Any movement lover, whether it be yoga, Pilates or dance, seeks to increase their potential for movement and create space in the body. We enhance this potential and make space as the body becomes more organised. Since the position of the pelvis is a major factor in determining how the rest of the body is aligned, if we understand where the pelvis is and how it affects our movement we will find more freedom, strength and power.
I’d like to share how a neutral pelvis provides a freer breath, more access to and power from the core muscles and the safest position for the spine. Simply put: spending more time in a neutral pelvis will help us uncover our movement potential.
A neutral pelvis provides a freer breath, more power from the core muscles and the safest position for the spine. Simply put: spending more time in a neutral pelvis helps us uncover our movement potential.
Exploring the position of the pelvis
Becoming aware of where the pelvis is positioned takes time and exploration. If we are too impatient to get moving or are too interested in learning a holding pattern of ‘good posture’ we are setting ourselves up for injury and/or frustration. So let’s start exploring. You probably heard or tried the exercise where you imagine a bowl of water on your pelvis and tipping the water towards you and away from you. If you tilt your pubic bone forwards (Posterior pelvic tilt – image 1) your spine will react: your lower back will move closer to the floor reducing the arch in your back. If you tilt your pubic bone backwards (Anterior pelvic tilt – image 2) your lower back moves away from the floor, increasing the arch. The spine cannot help but react when the pelvis moves and this is a very good thing. If you continue tilting the pelvis forward and back you will pass through neutral – the sweet spot where the natural curve of the lower back is preserved.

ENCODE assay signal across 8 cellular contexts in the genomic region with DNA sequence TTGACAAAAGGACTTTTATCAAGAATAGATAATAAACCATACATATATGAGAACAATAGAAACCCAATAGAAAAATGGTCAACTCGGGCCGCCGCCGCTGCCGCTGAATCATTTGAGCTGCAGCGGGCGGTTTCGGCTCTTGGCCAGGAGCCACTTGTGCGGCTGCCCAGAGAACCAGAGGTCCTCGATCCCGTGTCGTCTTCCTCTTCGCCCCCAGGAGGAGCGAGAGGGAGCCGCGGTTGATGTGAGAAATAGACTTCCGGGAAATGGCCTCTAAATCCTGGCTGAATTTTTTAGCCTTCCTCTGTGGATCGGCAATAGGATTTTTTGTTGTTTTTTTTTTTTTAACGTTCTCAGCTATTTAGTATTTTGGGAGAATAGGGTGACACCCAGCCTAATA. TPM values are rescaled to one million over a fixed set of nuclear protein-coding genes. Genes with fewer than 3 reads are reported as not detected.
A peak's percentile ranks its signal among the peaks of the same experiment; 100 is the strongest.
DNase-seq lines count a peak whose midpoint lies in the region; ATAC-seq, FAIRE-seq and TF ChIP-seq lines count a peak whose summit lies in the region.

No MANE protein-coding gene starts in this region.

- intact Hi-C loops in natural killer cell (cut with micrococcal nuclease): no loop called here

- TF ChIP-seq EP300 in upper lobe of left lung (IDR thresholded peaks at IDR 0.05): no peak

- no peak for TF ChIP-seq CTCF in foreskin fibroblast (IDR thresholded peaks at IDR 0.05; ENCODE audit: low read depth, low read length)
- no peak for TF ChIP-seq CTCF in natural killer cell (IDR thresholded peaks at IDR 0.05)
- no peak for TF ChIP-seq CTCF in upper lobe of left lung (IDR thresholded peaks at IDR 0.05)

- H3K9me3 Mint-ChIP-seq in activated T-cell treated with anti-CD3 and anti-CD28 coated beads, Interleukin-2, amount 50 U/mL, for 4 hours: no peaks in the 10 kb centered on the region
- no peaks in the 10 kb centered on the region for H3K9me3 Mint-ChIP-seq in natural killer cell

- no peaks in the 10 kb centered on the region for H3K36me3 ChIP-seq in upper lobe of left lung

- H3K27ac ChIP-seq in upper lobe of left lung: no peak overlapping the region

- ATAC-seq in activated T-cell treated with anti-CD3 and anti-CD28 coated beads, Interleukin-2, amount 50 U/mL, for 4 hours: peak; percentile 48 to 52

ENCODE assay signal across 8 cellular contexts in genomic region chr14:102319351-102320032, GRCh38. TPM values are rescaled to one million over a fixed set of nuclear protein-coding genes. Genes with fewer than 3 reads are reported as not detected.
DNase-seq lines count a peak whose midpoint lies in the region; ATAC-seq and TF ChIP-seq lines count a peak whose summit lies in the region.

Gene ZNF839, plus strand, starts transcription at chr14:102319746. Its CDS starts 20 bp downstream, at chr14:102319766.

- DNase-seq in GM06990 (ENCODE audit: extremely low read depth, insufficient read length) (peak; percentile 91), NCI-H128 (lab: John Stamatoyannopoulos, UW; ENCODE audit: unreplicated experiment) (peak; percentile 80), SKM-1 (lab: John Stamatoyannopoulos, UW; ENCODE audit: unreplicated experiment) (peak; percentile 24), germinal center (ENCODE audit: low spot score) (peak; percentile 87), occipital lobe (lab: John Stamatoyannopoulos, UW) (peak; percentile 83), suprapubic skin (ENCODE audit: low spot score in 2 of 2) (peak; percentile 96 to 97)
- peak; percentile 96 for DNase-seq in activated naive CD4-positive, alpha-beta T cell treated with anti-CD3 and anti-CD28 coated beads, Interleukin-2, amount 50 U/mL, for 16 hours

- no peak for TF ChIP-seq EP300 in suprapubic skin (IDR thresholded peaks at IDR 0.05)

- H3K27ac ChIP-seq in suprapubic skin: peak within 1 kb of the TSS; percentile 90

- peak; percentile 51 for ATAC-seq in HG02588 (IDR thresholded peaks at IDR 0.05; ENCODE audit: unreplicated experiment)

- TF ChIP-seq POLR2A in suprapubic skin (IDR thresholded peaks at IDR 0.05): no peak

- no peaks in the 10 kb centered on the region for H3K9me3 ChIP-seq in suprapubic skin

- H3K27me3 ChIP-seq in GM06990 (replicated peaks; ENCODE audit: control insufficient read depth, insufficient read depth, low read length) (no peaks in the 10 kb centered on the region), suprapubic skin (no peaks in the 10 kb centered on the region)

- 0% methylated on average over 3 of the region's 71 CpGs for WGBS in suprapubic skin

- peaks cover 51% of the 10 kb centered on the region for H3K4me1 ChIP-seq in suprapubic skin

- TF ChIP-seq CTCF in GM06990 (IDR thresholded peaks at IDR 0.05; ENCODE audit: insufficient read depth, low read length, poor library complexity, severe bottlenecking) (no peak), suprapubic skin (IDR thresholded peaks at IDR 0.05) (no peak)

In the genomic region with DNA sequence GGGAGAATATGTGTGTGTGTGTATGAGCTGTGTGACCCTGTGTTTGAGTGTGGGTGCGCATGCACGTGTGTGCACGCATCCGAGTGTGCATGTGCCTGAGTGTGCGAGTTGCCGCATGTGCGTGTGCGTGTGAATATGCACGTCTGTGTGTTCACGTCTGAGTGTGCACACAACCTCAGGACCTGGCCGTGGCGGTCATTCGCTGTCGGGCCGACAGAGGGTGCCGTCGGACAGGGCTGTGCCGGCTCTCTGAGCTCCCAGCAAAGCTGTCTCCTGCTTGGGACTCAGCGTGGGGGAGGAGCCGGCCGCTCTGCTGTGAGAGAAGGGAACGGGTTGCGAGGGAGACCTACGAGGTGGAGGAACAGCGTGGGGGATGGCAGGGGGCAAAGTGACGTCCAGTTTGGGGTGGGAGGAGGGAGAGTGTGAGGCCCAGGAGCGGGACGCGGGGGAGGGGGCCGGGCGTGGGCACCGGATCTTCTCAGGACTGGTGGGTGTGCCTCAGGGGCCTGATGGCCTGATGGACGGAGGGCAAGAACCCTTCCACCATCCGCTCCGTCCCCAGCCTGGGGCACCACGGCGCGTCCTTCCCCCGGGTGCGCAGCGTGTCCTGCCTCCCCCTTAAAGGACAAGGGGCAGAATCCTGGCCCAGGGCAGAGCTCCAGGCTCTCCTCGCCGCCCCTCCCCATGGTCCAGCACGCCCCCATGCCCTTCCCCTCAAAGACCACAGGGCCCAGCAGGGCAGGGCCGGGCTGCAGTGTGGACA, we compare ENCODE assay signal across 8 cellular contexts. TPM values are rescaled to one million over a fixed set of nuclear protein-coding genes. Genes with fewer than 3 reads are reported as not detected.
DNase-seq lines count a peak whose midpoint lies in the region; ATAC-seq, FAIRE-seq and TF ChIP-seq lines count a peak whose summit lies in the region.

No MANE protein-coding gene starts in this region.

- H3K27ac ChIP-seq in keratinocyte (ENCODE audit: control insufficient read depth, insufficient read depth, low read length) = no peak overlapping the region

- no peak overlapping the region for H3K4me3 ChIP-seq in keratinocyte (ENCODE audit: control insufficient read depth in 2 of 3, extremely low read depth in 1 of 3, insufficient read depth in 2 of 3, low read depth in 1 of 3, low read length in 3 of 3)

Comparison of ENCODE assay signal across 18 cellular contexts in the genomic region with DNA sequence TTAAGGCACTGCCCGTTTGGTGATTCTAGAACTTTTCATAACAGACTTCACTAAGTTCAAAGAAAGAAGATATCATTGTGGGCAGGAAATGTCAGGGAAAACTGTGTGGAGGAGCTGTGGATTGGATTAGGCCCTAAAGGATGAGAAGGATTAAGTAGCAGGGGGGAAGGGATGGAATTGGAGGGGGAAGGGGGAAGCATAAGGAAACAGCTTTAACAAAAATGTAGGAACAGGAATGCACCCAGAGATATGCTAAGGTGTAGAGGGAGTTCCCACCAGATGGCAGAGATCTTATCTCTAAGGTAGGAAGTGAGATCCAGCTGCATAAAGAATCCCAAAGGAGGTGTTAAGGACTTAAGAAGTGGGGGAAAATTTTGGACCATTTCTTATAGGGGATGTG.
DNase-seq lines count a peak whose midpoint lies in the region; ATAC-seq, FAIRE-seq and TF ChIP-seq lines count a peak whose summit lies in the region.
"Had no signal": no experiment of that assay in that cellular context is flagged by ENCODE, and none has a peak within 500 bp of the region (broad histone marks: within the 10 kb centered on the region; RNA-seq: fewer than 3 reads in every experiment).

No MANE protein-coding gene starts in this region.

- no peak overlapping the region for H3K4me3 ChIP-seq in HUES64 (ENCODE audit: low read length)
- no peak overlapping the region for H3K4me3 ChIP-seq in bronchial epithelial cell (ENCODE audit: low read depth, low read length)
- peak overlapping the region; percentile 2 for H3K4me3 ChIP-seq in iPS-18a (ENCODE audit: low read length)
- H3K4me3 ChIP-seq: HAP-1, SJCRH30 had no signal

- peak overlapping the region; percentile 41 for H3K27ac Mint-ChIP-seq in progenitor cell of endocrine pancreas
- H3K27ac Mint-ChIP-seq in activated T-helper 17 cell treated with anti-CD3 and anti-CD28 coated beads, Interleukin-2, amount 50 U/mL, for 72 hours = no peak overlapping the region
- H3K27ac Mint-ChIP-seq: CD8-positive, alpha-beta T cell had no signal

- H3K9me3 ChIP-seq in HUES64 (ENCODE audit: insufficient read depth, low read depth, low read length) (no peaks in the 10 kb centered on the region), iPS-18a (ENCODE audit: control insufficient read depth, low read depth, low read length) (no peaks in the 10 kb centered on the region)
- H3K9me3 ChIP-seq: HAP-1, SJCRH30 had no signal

It is very important to say ‘natural curve’ because some of us have more pronounced curves in the spine and some of us have less. This is why it is essential to organise the body not from the shape of the spine, but from the position of the pelvis. What is neutral for one person can look completely different to the body next to you.
Defining a neutral pelvis
Neutral pelvis (image 3) is the position of the pelvis in which the hip points (anterior superior iliac spine) and pubic bone are in the same plane (vertical in standing, horizontal when lying down) and the right and left hip points are in the same plane.
You want to think of your hip points and pelvis being in line as your base. This is where you want to try to spend most of your time. Sitting. Standing. Lying down. It’s a wonderful way to bring awareness to the body and ground yourself throughout the day. It’s also a simple way to bring mindfulness to your movement practice.
3 movement explorations
Lie on your back with your knees bent – like in the images. The try each of the following actions three ways: with a neutral pelvis, a posterior pelvic tilt and an anterior pelvic tilt.
1. Inhale deeply. How easy is it to breathe down into the body? To feel the inhalation in the belly and in the sides and backs of the ribs?
2. Take a strong exhale through the mouth. Does it feel difficult to access the transverse abdominus – the deepest of our abdominal layers? Can you feel the sensation of flattening or widening of the low belly?
3. Try to contract the pelvic floor. In which position can you find the most even engagement?
My expectation is that for each of these three actions, you will find that neutral pelvis is a better option. You can also try the experiment standing or sitting or on hands and knees.